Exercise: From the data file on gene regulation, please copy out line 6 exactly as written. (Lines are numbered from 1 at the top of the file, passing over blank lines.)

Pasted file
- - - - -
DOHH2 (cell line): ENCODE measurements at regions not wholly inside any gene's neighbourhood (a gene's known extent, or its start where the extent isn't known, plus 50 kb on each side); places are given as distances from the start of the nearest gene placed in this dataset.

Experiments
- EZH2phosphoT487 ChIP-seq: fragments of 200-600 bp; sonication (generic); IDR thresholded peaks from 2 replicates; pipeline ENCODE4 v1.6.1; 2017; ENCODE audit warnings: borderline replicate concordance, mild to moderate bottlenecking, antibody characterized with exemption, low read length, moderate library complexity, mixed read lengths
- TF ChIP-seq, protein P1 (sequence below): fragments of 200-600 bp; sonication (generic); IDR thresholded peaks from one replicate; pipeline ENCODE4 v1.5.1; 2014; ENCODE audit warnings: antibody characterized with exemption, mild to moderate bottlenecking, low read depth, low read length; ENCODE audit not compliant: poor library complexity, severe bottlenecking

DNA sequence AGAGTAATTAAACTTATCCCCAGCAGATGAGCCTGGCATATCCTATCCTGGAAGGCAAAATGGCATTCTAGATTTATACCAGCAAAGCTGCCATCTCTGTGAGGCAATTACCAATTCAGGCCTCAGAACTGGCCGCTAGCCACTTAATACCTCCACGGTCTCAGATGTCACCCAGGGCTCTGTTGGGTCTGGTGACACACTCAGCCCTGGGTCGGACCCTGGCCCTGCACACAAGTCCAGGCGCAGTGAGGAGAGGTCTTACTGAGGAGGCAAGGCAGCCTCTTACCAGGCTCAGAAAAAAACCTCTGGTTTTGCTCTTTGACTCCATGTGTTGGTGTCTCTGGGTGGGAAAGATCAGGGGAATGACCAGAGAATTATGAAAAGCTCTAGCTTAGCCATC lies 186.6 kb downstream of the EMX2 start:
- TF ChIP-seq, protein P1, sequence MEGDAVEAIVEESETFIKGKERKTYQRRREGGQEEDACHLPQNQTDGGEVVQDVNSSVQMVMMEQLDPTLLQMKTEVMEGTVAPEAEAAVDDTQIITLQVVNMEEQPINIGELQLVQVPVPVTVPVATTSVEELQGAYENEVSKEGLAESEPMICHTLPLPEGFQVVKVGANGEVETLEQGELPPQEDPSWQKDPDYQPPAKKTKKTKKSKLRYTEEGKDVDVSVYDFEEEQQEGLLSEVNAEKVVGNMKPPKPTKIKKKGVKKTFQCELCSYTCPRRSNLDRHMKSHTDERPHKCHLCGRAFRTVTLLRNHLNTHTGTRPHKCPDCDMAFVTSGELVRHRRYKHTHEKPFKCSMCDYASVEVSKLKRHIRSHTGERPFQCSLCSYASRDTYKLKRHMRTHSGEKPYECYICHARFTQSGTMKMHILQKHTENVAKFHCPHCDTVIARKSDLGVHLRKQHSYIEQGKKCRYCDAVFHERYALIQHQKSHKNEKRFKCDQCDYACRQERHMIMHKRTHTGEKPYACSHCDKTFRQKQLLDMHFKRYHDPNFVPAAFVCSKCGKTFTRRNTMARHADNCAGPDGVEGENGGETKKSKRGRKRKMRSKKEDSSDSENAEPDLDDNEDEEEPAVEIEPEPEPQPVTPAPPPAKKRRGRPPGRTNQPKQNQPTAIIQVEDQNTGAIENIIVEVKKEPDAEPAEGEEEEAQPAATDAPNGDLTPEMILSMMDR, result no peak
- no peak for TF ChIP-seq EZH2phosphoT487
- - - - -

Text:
- TF ChIP-seq, protein P1, sequence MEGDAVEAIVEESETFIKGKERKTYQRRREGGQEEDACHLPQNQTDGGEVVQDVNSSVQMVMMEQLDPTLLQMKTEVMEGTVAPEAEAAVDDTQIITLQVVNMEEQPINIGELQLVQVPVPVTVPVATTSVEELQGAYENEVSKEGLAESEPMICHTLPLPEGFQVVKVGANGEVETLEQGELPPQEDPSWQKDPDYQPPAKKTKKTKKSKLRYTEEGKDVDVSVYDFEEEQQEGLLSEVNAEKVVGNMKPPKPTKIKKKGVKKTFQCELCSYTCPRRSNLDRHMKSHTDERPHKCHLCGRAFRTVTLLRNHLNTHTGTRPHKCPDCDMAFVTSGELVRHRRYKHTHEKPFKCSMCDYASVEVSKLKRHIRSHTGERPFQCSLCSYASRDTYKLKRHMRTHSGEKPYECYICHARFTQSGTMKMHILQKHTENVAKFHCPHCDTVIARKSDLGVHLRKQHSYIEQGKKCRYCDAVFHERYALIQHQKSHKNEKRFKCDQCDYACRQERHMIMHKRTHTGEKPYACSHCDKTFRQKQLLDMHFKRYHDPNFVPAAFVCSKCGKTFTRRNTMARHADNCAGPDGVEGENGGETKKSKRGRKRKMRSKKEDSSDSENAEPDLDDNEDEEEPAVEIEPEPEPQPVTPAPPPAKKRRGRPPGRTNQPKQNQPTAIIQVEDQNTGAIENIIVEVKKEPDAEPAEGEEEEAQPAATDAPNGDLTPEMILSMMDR, result no peak